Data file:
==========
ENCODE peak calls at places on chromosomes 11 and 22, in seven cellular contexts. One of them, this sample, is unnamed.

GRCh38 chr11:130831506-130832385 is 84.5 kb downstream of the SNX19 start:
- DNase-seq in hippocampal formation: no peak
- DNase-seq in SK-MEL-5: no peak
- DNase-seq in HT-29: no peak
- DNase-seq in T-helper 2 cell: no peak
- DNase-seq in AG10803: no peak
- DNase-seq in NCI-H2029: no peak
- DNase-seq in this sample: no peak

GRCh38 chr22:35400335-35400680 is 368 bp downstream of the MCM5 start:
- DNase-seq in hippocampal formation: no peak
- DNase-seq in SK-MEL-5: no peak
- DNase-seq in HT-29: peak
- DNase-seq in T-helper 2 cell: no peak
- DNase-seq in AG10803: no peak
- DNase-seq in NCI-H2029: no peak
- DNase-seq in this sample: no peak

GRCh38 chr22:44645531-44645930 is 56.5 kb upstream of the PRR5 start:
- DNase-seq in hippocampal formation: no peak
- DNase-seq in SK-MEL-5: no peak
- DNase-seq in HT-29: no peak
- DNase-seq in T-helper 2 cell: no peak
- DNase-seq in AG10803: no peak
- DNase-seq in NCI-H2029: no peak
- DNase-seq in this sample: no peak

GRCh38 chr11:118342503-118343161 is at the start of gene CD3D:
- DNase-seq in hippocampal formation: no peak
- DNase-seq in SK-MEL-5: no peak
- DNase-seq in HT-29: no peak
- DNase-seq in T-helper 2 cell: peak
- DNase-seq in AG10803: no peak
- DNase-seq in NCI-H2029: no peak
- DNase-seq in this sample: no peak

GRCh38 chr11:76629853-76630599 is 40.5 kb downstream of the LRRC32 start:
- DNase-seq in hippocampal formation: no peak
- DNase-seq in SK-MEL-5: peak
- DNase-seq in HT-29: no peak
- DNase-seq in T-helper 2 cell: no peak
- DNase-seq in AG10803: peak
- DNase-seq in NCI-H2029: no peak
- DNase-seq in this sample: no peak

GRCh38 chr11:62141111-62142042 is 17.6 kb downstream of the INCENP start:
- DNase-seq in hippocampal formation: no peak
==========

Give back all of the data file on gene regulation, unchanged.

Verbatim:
ENCODE peak calls at places on chromosomes 11 and 22, in seven cellular contexts. One of them, this sample, is unnamed.

GRCh38 chr11:130831506-130832385 is 84.5 kb downstream of the SNX19 start:
- DNase-seq in hippocampal formation: no peak
- DNase-seq in SK-MEL-5: no peak
- DNase-seq in HT-29: no peak
- DNase-seq in T-helper 2 cell: no peak
- DNase-seq in AG10803: no peak
- DNase-seq in NCI-H2029: no peak
- DNase-seq in this sample: no peak

GRCh38 chr22:35400335-35400680 is 368 bp downstream of the MCM5 start:
- DNase-seq in hippocampal formation: no peak
- DNase-seq in SK-MEL-5: no peak
- DNase-seq in HT-29: peak
- DNase-seq in T-helper 2 cell: no peak
- DNase-seq in AG10803: no peak
- DNase-seq in NCI-H2029: no peak
- DNase-seq in this sample: no peak

GRCh38 chr22:44645531-44645930 is 56.5 kb upstream of the PRR5 start:
- DNase-seq in hippocampal formation: no peak
- DNase-seq in SK-MEL-5: no peak
- DNase-seq in HT-29: no peak
- DNase-seq in T-helper 2 cell: no peak
- DNase-seq in AG10803: no peak
- DNase-seq in NCI-H2029: no peak
- DNase-seq in this sample: no peak

GRCh38 chr11:118342503-118343161 is at the start of gene CD3D:
- DNase-seq in hippocampal formation: no peak
- DNase-seq in SK-MEL-5: no peak
- DNase-seq in HT-29: no peak
- DNase-seq in T-helper 2 cell: peak
- DNase-seq in AG10803: no peak
- DNase-seq in NCI-H2029: no peak
- DNase-seq in this sample: no peak

GRCh38 chr11:76629853-76630599 is 40.5 kb downstream of the LRRC32 start:
- DNase-seq in hippocampal formation: no peak
- DNase-seq in SK-MEL-5: peak
- DNase-seq in HT-29: no peak
- DNase-seq in T-helper 2 cell: no peak
- DNase-seq in AG10803: peak
- DNase-seq in NCI-H2029: no peak
- DNase-seq in this sample: no peak

GRCh38 chr11:62141111-62142042 is 17.6 kb downstream of the INCENP start:
- DNase-seq in hippocampal formation: no peak